Although we wanted to make sure we reached the office in time, we made one other stop on the way back, pulling over at a culvert along the edge of the lagoon where a tiny trickle of a creek drained the hills nearby.  Where the creek entered the culvert the stream formed a pool about ten feet in diameter that was absolutely packed with pink salmon.  Coho were supposed to use that stream as well, which is one reason we stopped, but these appeared to be all pinks.  I inadvertently spooked them and they rushed and crashed around the pool to escape, but there was nowhere to go.  Beyond the pool, the creek was only about a foot wide, winding its way between two hills.  A tiny creek packed with salmon!  Neat.  We also verified that the bird we’d been seeing swooping around the lagoon was a jaeger, parasitic I think.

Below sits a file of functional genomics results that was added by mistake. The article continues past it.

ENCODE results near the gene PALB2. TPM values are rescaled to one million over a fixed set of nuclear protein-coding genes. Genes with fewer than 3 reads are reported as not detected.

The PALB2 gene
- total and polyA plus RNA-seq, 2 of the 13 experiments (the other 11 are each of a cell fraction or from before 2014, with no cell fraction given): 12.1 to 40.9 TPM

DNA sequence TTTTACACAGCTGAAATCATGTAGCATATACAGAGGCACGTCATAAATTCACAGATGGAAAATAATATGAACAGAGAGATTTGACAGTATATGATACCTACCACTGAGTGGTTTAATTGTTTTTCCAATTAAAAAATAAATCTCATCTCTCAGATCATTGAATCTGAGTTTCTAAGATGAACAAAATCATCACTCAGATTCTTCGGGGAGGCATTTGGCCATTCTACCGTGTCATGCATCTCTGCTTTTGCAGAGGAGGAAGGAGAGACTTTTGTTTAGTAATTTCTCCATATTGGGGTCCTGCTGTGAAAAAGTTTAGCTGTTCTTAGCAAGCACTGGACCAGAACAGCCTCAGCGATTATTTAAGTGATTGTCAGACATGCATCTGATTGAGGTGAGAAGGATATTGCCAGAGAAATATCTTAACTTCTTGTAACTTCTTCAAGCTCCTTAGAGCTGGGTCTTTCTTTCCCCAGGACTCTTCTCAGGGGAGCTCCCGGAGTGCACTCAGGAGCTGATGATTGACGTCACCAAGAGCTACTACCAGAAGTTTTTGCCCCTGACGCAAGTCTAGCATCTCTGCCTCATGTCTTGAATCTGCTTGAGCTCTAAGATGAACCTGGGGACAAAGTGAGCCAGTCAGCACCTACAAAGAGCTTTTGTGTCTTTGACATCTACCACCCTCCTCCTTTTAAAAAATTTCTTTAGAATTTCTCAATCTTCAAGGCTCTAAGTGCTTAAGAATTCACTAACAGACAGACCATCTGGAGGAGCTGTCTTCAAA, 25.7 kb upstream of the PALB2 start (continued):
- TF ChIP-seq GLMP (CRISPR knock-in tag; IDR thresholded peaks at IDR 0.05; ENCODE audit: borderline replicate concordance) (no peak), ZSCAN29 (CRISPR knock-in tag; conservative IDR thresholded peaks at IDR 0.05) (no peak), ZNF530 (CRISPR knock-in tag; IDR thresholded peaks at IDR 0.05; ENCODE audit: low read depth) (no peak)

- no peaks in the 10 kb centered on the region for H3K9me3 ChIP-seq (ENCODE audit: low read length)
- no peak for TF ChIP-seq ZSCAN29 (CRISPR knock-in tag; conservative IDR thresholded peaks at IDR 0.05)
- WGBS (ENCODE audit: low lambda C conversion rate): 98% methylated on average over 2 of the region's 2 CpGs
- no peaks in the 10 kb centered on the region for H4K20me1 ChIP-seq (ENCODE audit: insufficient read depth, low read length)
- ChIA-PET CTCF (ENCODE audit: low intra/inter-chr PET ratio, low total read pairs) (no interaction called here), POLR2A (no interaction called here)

We left the car at our duplex, freshened up briefly, then walked caddy corner across the street to the USFWS office, which was located in an identical duplex to ours.  The side on the door said that it was open from 9-11 Monday-Friday!  I'd specifically asked the Aleut Real Estate representative at the airport when the office was open, and she had led us astray.  There were two numbers on the door, so I called both.  I could hear a phone ringing inside when I tried the first, but a lady answered when I tried the second and, when she heard our predicament, said she was just on her way to the post office and would stop by.  Sure enough, moments later a middle-aged woman came by and opened the door for us; she turned out to have been on the island for 20 years.  The living room area of the duplex had a desk, a wall of interpretive materials, and some shelves with military and natural history artifacts.  We were hoping this agent would talk to us generally about the island and spark a conversation, but when gently asked she just said "What do you want to know?"  And so we were obliged to ask very specific questions.  We learned that sperm whales are sometimes seen from shore, that the unexploded ordnance everyone is concerned about is the result of military drills, that we needed a permit from Aleut Corporation to fish in any of the lakes and streams on their land, that the arctic foxes that once lived on the island (likely introduced by Russians) were extirpated a few years before, that the caribou summer on the south side of the island and were only then starting to show up on the north side where they winter, that there is an endangered species of fern that grows on the mountaintops that may or may not be the same species found in Asia, and that the USFWS maintains eight duplexes and uses Adak as a staging ground for a lot of research.  We also learned that the "trails" marked on our map are not trails at all, just suggested places to walk; we told her it was pretty misleading and she agreed, saying that every time they reprinted the maps she suggested that they do away with them altogether.  We realized later that the “trails” indicate public use easements where anyone is allowed to hike without a permit from the Aleut Corporation, which makes more sense; a little explanation on the map would help, though!